Recognising that the economy will likely adapt and grow with technological advancements is essential. AI presents many opportunities for growth and development. Goldman Sachs Research states generative AI could significantly impact the global economy. It may drive a 7% increase in global GDP (almost $7 trillion) and boost productivity growth by 1.5 percentage points over a decade.
Advancements in natural language processing enable generative AI to create content indistinguishable from human-created output. This breaks down communication barriers between humans and machines. Goldman Sachs economists Joseph Briggs and Devesh Kodnani argue most jobs and industries are only partially exposed to automation. AI is more likely to complement, rather than substitute, human labour.
Historically, jobs displaced by automation have been offset by creating new jobs. The majority of long-run job growth is accounted for by introducing new vocations due to technological breakthroughs. According to research by economist David Autor, 60% of today’s workers work in jobs that did not exist in 1940. Technology-driven job development has accounted for more than 85% of employment growth during the previous 80 years.
AI will not replace you. A person using AI will3.
Artificial intelligence advancements are predicted to have far-reaching consequences for global corporate software, healthcare, and financial services. Generative AI has the potential to improve corporate workflows, automate ordinary operations, and create a new generation of commercial applications. It is already increasing the productivity of knowledge workers, hastening medicine research, and boosting software code production.
Compared to the $685 billion global software business, the total addressable market for generative AI software is expected to be $150 billion. Companies in various industries will gain as more generative AI technologies are created and incorporated into current software packages and technological platforms. Uses span from increasing office efficiency and sales to building design and manufacturing parts, improving patient diagnosis in healthcare settings, and detecting cyber fraud.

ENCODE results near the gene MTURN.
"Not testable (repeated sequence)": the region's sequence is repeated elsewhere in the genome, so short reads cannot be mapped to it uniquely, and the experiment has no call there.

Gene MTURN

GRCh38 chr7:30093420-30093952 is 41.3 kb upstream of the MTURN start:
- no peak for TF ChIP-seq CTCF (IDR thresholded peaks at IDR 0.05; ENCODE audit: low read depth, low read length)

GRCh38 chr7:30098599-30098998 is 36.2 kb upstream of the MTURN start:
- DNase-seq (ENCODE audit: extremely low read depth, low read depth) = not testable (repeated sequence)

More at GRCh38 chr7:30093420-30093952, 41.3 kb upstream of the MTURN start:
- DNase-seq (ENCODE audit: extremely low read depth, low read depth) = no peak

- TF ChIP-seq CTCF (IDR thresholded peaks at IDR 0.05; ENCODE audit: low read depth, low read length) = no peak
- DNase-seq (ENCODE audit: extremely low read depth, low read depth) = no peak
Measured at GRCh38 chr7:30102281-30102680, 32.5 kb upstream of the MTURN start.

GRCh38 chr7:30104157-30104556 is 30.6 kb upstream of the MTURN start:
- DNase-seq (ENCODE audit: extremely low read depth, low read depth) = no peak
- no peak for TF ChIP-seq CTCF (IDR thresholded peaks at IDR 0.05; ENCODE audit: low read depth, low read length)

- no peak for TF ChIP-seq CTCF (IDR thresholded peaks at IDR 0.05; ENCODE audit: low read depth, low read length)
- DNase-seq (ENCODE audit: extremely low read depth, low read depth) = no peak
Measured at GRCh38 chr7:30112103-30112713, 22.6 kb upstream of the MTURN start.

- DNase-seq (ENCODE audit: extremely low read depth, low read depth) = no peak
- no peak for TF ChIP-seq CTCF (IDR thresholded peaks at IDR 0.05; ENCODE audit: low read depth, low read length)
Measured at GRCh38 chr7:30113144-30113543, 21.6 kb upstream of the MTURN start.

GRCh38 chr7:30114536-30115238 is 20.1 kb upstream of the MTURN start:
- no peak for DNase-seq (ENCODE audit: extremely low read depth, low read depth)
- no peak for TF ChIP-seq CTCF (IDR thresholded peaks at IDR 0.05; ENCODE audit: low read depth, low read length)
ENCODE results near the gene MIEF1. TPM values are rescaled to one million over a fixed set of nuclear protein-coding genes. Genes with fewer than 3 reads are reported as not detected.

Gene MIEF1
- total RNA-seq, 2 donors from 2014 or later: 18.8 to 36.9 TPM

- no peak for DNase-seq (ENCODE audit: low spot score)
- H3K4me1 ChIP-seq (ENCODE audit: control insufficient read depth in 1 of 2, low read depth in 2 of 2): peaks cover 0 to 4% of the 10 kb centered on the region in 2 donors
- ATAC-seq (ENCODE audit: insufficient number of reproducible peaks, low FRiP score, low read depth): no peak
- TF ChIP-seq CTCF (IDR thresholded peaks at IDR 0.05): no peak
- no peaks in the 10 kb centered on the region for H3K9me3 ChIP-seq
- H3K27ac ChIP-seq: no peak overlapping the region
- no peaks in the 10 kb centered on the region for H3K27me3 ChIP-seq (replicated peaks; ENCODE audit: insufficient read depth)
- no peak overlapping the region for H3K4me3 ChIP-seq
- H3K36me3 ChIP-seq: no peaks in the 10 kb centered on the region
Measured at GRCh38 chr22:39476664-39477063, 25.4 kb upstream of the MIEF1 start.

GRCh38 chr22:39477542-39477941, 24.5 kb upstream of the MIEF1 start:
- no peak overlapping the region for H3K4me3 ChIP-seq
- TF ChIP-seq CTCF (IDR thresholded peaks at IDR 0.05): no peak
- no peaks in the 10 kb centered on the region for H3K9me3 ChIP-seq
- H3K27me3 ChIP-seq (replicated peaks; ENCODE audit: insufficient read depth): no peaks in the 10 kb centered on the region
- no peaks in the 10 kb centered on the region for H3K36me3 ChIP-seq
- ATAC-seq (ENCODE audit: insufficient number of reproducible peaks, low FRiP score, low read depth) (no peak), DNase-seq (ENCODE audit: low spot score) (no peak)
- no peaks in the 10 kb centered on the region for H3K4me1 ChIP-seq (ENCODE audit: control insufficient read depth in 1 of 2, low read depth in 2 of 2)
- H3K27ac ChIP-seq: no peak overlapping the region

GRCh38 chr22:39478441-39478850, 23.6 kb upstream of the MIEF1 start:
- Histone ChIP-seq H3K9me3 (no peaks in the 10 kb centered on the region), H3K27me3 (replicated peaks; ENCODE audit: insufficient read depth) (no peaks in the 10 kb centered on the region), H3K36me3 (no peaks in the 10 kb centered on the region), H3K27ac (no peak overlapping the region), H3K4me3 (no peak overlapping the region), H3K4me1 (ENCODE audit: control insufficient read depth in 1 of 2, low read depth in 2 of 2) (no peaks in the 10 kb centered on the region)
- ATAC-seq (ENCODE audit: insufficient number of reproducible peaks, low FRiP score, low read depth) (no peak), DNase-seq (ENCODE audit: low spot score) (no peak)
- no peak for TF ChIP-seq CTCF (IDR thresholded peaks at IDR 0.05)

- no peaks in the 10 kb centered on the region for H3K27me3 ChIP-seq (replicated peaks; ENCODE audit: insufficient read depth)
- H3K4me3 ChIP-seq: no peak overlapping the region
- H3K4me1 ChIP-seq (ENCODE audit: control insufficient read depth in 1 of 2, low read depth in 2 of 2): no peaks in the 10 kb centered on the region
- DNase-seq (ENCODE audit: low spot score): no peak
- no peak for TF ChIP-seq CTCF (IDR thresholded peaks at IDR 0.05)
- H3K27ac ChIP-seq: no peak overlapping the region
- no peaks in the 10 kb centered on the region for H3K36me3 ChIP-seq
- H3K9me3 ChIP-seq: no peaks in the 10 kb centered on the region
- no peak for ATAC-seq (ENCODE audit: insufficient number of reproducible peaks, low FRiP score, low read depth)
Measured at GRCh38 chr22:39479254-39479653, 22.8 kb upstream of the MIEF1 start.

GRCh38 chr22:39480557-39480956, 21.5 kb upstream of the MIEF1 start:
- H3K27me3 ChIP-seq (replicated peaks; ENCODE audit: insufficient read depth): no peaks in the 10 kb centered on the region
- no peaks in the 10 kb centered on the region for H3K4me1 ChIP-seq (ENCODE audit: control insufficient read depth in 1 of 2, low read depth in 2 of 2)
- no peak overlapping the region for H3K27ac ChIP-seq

Rather than halting development entirely, a responsible approach to AI development should focus on addressing the risks and creating sensible policies. Organisations can ensure accountable design and training, establish guidelines and protocols, educate stakeholders, implement safeguards, and monitor and evaluate the performance of generative AI systems. The positive global outlook on AI can still drive policy-making and innovation by managing these risks.
As history has shown, creating new jobs and industries often offsets job displacement caused by automation. Instead of fearing AI-induced unemployment, we should focus on the potential opportunities for new job creation and economic growth that AI can offer. This will require a balanced and sensible approach to AI’s role in the future economy and job market.
At Gislen Software, we are building competence in AI, including Generative AI. Please get in touch with us for more information on how we can help you with AI solutions or any other software development!
1 Generative AI is the common name for miscellaneous AI technologies based on deep learning algorithms that can produce text, code and visual media by identifying patterns. They have been trained on very large training data (therefore, they are often called Large Language Models). GPT-3 is, for example, trained on about 45 TB of text data.
2 The comment on the leaked document was added on 6/5.
3 The quote is used across the Internet. Who said it first is not clear.